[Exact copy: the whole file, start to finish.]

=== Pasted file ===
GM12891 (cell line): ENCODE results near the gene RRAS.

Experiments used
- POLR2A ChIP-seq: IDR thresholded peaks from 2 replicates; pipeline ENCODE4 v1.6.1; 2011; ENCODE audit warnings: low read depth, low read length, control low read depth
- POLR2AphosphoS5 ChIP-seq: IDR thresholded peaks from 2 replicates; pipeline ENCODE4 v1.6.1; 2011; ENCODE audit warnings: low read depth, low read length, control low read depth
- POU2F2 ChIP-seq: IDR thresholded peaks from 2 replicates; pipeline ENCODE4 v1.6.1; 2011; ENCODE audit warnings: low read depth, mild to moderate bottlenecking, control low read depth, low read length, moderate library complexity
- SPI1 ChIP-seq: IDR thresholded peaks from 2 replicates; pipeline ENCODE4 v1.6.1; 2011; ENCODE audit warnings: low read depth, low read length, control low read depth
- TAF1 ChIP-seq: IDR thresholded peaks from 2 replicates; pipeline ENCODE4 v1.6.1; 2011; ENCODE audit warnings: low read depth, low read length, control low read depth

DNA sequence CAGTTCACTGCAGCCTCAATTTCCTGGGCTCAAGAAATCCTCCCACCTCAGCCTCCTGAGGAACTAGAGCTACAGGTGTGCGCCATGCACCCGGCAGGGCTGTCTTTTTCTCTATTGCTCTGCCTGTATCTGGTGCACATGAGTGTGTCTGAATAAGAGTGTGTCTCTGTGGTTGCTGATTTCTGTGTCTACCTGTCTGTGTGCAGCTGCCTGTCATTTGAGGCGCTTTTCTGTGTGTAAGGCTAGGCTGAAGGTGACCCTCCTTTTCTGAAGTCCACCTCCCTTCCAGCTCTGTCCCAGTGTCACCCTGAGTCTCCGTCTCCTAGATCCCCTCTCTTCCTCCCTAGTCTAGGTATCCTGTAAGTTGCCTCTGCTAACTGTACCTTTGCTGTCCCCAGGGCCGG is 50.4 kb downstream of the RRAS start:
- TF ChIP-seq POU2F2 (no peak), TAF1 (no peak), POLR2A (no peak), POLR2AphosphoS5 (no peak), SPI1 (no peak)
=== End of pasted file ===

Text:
GM12891 (cell line): ENCODE results near the gene RRAS.

Experiments used
- POLR2A ChIP-seq: IDR thresholded peaks from 2 replicates; pipeline ENCODE4 v1.6.1; 2011; ENCODE audit warnings: low read depth, low read length, control low read depth
- POLR2AphosphoS5 ChIP-seq: IDR thresholded peaks from 2 replicates; pipeline ENCODE4 v1.6.1; 2011; ENCODE audit warnings: low read depth, low read length, control low read depth
- POU2F2 ChIP-seq: IDR thresholded peaks from 2 replicates; pipeline ENCODE4 v1.6.1; 2011; ENCODE audit warnings: low read depth, mild to moderate bottlenecking, control low read depth, low read length, moderate library complexity
- SPI1 ChIP-seq: IDR thresholded peaks from 2 replicates; pipeline ENCODE4 v1.6.1; 2011; ENCODE audit warnings: low read depth, low read length, control low read depth
- TAF1 ChIP-seq: IDR thresholded peaks from 2 replicates; pipeline ENCODE4 v1.6.1; 2011; ENCODE audit warnings: low read depth, low read length, control low read depth

DNA sequence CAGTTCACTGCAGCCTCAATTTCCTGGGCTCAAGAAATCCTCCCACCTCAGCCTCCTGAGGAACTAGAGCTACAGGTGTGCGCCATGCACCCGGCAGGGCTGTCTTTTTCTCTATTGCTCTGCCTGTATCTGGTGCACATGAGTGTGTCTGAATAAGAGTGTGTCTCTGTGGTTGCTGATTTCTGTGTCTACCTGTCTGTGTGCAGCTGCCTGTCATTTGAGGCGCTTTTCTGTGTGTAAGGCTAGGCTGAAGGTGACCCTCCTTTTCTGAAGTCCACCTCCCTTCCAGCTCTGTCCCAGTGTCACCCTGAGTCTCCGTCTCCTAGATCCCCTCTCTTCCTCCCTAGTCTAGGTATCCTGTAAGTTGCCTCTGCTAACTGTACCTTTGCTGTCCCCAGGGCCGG is 50.4 kb downstream of the RRAS start:
- TF ChIP-seq POU2F2 (no peak), TAF1 (no peak), POLR2A (no peak), POLR2AphosphoS5 (no peak), SPI1 (no peak)